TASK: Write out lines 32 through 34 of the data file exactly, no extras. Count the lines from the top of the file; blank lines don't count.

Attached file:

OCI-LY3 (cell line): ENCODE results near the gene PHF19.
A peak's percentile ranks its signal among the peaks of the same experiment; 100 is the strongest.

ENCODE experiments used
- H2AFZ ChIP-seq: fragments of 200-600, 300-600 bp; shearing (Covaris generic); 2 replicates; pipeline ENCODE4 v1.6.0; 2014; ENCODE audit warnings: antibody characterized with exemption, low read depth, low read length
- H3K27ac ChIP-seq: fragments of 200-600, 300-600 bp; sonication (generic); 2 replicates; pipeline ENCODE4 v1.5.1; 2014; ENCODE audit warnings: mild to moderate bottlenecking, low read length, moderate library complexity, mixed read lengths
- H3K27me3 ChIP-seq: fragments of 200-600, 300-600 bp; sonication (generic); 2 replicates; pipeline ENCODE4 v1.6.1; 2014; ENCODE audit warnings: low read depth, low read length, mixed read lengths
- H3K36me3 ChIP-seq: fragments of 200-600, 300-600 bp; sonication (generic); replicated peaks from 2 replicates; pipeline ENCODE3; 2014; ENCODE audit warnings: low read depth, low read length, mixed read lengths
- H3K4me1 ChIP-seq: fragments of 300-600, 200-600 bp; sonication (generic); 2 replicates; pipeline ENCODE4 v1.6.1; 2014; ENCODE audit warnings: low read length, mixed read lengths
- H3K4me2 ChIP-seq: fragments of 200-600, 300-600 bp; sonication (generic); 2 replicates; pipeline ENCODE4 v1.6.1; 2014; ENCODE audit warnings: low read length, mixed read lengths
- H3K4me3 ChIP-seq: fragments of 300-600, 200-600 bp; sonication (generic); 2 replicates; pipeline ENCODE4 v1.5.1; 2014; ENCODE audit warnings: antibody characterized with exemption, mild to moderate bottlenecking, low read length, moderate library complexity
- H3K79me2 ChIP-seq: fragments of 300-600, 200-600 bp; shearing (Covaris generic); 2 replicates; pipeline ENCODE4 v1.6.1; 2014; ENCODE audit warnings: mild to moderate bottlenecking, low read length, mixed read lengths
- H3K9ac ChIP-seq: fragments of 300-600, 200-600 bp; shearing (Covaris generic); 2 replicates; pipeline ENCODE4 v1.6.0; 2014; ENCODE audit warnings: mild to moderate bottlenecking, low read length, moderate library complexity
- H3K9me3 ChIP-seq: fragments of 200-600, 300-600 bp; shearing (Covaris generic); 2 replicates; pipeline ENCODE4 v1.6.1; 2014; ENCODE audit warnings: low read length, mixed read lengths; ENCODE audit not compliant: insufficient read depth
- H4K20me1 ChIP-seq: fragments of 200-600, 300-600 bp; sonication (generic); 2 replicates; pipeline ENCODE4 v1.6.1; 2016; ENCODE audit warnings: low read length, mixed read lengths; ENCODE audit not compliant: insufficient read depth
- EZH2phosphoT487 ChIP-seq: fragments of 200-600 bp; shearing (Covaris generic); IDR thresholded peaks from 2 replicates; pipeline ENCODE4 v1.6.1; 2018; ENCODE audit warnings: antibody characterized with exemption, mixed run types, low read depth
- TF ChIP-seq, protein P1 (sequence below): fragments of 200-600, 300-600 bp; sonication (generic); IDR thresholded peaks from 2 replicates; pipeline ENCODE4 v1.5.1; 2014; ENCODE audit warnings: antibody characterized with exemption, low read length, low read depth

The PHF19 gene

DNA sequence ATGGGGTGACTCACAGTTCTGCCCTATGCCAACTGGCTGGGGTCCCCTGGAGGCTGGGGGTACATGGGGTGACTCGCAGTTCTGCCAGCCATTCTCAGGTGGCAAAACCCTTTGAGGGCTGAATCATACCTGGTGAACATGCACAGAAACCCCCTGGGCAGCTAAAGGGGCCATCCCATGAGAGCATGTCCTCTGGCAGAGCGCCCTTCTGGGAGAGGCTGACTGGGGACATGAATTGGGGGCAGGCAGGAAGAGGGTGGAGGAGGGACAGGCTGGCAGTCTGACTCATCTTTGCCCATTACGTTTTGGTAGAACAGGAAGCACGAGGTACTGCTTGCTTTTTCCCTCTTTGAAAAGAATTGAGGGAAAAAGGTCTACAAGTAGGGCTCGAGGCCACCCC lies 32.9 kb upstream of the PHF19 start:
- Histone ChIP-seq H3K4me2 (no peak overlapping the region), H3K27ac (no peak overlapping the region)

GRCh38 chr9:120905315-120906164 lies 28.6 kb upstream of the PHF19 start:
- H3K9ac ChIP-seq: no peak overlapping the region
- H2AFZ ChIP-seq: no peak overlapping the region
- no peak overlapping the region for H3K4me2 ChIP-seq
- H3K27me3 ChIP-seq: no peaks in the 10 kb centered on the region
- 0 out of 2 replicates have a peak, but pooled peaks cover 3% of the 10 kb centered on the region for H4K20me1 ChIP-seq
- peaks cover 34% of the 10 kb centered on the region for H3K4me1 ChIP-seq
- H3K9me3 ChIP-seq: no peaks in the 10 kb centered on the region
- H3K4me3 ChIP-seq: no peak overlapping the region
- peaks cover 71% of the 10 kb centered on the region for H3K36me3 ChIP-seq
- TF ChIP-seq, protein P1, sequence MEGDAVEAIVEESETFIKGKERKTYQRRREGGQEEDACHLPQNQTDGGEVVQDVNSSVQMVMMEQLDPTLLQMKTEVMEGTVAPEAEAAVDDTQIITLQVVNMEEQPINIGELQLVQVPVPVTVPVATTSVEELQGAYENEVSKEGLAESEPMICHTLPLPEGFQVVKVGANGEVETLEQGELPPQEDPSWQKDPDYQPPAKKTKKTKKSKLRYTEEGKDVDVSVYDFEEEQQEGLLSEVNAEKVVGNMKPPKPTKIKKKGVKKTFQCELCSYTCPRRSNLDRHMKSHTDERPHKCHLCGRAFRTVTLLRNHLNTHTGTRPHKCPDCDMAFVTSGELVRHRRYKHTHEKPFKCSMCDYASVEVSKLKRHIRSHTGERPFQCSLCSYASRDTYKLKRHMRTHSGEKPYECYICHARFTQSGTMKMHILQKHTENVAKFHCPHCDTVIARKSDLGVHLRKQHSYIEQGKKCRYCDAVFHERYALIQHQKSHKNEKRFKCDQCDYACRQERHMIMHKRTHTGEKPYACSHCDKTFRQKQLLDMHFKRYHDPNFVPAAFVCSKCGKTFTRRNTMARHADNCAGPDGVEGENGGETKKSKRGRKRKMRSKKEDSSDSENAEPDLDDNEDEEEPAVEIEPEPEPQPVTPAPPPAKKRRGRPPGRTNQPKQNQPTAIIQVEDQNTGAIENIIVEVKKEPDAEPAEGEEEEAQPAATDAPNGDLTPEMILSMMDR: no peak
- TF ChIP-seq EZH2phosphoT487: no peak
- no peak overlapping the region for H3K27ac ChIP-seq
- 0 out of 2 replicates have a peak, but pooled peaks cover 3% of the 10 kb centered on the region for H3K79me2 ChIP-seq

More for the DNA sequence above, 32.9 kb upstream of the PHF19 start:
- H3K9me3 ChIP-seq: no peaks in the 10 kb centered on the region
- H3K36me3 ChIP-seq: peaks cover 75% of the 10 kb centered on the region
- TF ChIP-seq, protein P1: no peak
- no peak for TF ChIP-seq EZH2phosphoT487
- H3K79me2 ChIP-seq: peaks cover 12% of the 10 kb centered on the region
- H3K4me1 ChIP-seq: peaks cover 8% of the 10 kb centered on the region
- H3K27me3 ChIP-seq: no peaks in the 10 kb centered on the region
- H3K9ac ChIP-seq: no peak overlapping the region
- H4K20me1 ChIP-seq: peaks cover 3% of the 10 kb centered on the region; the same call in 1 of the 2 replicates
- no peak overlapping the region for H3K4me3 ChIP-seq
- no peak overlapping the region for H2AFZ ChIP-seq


- no peak overlapping the region for H3K27ac ChIP-seq
- 0 out of 2 replicates have a peak, but pooled peaks cover 3% of the 10 kb centered on the region for H3K79me2 ChIP-seq

More for the DNA sequence above, 32.9 kb upstream of the PHF19 start: